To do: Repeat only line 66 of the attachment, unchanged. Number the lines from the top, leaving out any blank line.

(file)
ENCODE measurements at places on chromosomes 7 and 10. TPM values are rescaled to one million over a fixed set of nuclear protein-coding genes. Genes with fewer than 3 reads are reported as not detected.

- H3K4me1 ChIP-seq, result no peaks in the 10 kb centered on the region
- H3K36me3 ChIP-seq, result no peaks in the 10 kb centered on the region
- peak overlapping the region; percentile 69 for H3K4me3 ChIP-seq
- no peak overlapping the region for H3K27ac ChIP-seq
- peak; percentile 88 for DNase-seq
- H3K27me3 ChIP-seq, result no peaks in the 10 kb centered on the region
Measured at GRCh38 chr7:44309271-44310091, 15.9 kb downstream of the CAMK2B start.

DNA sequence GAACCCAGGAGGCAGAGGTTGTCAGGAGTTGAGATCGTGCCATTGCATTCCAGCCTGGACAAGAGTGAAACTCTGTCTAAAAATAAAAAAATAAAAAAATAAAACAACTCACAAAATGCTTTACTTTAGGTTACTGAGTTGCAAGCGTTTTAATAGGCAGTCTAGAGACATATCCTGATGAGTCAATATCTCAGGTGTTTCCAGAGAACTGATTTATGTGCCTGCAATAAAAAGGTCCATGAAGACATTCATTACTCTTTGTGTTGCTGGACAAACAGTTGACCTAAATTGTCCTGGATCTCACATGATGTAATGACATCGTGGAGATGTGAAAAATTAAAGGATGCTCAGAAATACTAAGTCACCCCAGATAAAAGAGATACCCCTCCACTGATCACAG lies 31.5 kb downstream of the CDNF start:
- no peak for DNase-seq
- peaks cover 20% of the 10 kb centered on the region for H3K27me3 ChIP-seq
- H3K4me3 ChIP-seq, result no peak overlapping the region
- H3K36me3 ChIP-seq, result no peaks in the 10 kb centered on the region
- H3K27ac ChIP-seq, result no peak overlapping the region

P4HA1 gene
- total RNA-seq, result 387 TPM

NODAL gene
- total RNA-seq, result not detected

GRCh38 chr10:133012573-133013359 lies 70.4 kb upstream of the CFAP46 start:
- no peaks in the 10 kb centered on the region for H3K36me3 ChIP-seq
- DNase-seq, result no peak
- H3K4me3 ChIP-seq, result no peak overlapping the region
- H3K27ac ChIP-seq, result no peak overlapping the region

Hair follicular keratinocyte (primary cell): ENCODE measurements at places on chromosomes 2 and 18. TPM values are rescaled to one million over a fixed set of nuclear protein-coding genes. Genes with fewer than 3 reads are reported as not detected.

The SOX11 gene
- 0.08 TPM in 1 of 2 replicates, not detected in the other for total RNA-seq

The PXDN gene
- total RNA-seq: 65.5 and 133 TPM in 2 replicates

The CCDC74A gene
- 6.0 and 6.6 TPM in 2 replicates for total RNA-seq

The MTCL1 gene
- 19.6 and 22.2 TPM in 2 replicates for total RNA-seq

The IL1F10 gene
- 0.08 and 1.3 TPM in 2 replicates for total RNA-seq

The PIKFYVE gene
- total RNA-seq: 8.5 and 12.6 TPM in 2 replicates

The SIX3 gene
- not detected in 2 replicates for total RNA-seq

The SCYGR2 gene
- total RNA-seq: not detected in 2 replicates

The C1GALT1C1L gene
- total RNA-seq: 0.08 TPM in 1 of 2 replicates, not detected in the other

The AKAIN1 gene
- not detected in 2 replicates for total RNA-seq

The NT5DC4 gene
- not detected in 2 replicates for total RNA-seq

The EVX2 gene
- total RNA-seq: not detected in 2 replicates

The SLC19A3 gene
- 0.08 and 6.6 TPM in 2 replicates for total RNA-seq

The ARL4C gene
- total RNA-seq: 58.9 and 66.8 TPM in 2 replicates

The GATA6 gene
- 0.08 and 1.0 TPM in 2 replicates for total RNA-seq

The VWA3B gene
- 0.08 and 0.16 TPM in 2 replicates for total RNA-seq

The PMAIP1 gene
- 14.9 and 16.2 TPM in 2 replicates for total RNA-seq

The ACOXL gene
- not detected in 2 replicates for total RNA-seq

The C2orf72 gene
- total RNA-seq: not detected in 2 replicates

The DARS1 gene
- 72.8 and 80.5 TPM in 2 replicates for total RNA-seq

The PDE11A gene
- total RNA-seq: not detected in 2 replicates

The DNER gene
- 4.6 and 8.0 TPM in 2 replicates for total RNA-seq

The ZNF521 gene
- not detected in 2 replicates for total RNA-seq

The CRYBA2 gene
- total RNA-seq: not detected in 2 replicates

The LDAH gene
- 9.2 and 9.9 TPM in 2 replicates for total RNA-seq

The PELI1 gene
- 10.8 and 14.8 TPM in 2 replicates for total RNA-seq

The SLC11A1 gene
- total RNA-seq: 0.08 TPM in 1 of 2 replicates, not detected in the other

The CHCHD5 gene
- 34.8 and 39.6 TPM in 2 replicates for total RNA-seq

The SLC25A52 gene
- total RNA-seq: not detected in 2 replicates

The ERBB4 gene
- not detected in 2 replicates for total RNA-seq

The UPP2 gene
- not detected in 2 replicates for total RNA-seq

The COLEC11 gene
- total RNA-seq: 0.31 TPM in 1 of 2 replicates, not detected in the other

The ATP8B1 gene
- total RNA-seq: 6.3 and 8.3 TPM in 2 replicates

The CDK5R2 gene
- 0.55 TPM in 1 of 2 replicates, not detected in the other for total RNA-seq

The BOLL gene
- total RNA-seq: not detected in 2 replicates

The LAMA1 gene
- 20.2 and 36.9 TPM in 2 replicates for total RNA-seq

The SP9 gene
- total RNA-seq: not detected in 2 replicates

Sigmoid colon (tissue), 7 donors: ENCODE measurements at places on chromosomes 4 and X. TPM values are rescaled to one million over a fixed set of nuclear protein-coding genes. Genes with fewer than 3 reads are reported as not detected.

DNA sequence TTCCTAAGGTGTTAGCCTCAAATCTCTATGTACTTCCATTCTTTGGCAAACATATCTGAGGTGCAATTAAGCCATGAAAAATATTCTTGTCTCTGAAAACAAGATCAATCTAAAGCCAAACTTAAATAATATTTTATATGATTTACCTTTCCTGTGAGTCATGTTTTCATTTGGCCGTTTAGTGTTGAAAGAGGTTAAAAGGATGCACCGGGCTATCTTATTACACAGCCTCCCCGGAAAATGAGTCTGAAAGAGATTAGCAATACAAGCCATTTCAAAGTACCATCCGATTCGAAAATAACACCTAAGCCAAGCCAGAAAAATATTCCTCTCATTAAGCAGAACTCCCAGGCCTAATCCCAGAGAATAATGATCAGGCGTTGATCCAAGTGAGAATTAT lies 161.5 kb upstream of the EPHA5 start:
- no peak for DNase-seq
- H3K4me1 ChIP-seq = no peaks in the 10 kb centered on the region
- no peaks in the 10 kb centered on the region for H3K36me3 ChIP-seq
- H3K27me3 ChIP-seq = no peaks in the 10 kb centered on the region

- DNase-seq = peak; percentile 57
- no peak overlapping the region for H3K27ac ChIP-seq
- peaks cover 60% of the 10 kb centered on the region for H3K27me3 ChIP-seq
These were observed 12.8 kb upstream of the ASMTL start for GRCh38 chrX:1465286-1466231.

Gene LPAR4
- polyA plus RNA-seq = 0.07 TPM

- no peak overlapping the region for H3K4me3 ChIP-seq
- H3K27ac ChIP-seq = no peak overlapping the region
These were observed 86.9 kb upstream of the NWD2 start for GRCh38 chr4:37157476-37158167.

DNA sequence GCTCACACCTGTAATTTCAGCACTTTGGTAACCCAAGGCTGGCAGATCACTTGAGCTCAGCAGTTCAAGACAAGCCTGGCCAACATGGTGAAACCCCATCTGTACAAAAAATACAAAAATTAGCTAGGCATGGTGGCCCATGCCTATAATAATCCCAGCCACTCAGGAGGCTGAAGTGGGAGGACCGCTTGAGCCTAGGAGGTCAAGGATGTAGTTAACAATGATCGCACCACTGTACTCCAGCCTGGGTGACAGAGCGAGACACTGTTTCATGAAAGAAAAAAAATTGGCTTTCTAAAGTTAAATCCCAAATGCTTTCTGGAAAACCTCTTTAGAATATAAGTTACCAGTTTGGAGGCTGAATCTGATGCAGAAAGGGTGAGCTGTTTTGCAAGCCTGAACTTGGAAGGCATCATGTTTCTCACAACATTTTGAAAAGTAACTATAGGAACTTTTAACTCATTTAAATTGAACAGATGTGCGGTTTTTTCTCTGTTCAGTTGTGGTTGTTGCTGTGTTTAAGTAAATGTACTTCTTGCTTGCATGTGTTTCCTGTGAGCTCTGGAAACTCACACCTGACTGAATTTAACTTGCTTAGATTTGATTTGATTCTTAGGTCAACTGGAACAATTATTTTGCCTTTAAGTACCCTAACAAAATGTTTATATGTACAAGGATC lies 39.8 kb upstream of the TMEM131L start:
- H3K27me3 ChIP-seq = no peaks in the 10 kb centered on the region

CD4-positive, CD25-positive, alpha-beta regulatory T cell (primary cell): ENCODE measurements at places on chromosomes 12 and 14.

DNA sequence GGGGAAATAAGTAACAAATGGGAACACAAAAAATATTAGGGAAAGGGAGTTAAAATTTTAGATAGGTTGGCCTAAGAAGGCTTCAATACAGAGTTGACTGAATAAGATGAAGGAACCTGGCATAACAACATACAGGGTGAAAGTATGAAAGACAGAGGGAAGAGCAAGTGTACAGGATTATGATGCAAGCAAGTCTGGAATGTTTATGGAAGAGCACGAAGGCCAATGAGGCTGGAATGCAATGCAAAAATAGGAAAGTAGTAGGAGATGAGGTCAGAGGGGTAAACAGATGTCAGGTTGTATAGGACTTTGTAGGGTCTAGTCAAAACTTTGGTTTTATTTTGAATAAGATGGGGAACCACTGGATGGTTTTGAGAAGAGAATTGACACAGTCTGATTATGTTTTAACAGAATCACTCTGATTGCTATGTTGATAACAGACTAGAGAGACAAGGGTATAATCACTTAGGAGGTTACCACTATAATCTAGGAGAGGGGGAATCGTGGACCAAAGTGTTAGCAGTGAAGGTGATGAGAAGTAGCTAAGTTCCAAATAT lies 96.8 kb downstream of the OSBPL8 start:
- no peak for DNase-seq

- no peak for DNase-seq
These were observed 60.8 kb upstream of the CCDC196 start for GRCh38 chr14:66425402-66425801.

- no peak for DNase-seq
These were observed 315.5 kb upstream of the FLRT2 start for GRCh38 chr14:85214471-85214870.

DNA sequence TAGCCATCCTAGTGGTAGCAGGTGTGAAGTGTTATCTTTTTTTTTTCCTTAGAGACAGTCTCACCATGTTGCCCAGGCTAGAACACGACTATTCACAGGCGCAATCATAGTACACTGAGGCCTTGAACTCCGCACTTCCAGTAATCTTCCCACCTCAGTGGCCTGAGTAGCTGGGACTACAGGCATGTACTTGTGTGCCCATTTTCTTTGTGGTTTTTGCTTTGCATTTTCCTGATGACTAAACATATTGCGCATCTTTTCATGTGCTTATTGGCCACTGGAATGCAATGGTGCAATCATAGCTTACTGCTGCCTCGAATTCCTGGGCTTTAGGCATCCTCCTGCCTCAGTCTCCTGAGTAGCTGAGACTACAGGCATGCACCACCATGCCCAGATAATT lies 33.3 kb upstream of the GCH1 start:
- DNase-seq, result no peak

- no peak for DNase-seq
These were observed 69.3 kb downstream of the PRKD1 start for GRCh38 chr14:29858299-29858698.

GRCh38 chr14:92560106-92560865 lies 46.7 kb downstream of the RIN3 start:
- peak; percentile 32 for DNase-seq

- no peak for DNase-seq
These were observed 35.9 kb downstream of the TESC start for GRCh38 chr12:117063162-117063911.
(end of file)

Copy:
- total RNA-seq: not detected in 2 replicates